A Miracle of Divine Mercy
Anything short of complete obedience to God brings on His promise of righteous judgment. It is only by God initiating to offer mercy and grace that anyone can be delivered from His judgment.
Judges 19-21 – Perversion, depravity, cowardice, and anarchy
The fruit of partial obedience
The Book of Judges (Barry G. Webb, pgs 64-65)
What this key passage from Judges [2:16-3:6] says is clear enough, but listening to it involves more than hearing the particulars. It involves attending to it as part of Scripture as a whole and trying to understand its significance in that wider context. If the passage is listened to in this way, it contributes at least three things to a biblical view of God and the human condition.
First, it tells us that culture is not morally neutral; it is simply the manifestation of what we are, and is therefore no more exempt from moral judgment than individual people are. The culture of the Canaanites was not simply a preferred way of life with no moral significance, and insofar as the Israelites were seduced by it they “did what was evil in the eyes of Yahweh” and made themselves liable to the same kind of judgment.
Second, evil is something far too deep to be eliminated by the simple punishment of this or that particular act or person. It so corrupts the nature of men and women and their whole way of life that nothing and no one is exempt from it, and only wholesale destruction can remove it. In short, “Evil is irremediable”; that is why radical root-and-branch judgment is necessary. Without hell there can be no heaven. The view of both the Old and New Testaments is that there were times in the past when such judgment was justified (e.g., the world of Noah’s day, Sodom and Gomorrah, the Canaan of Joshua’s day), and that the present world stands under the very real threat of similar destruction (e.g., Matthew 24:37; Luke 17:26-30; 1 Peter 3:20).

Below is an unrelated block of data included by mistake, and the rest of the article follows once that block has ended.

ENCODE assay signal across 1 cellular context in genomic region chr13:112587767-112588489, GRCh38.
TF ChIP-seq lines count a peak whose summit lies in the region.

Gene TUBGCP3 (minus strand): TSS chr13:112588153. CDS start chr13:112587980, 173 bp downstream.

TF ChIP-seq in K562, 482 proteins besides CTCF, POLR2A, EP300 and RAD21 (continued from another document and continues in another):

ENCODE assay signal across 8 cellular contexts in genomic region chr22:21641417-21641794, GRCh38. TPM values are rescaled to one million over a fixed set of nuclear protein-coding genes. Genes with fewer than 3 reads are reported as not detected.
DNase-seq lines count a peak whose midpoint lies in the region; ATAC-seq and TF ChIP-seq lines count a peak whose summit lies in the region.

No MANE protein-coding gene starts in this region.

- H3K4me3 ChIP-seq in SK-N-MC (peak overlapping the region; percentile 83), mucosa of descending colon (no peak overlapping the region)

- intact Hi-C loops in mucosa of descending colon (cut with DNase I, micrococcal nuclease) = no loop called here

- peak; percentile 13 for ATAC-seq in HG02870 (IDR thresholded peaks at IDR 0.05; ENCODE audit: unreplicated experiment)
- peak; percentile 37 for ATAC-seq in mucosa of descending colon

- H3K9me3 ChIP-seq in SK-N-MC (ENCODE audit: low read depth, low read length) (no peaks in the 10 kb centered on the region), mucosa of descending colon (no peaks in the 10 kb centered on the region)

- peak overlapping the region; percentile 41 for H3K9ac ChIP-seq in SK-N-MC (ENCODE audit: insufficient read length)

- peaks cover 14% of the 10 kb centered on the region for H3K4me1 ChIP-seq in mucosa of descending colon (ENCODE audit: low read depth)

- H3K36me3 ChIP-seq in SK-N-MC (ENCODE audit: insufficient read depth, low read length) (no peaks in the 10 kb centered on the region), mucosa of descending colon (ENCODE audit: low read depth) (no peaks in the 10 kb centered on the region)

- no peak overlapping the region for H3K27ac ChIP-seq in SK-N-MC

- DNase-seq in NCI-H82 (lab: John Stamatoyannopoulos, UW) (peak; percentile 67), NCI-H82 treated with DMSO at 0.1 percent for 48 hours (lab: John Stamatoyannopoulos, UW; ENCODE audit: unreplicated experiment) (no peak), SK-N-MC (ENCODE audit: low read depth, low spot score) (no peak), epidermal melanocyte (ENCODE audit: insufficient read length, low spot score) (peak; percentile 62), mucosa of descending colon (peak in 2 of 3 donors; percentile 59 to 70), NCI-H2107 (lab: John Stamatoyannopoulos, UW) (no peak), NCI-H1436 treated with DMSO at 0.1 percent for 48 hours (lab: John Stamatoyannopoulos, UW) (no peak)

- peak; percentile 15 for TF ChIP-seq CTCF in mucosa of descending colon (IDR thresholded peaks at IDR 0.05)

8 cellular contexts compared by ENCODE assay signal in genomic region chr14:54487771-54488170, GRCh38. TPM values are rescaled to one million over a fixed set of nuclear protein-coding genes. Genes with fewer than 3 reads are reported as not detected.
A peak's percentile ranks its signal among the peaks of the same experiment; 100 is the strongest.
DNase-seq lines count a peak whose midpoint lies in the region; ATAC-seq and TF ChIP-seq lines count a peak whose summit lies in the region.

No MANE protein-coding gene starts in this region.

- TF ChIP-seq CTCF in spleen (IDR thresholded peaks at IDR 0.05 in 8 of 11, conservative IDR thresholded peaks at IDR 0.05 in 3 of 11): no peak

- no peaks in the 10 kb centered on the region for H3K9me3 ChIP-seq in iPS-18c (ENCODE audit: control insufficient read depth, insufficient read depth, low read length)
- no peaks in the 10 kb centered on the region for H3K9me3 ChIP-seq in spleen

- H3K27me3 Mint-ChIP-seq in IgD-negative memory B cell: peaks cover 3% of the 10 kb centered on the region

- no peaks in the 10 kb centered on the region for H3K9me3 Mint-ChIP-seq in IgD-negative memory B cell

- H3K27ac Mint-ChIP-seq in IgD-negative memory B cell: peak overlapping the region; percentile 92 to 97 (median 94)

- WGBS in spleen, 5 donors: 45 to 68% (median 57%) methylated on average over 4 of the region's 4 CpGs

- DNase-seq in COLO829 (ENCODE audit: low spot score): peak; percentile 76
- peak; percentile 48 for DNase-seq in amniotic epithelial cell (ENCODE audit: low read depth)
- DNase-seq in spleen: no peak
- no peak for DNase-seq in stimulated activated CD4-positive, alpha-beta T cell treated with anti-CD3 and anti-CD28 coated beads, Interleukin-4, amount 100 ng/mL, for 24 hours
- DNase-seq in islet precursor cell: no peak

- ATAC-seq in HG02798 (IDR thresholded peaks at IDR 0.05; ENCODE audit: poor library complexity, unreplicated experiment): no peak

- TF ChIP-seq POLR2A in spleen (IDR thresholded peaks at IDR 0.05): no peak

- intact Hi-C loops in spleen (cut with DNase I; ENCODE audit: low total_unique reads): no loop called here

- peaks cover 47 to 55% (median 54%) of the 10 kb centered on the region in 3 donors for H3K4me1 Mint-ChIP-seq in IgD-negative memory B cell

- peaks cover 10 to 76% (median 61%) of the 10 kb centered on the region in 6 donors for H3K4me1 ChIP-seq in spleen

Third, and closely related to this, is the biblical message that not all religion is good, and that religion does not guarantee protection from divine judgment. Everyone in Judges is religious, Canaanites and Israelites alike. Even at their most reprobate, the Israelites are religious, but their religion does not secure God’s favor or make them proof against His judgment. They are warned in both the law of Moses and the prophets that if they do as the Canaanites do, they will suffer the same fate as the Canaanites. The Bible’s view is that religion, like everything else, is capable of being true or false, good or bad. The idea that all religions are equally valid, and therefore exempt from moral judgment, is contrary to the teaching of both the old and New Testaments. The books of Joshua and Judges make this point in a particularly powerful way.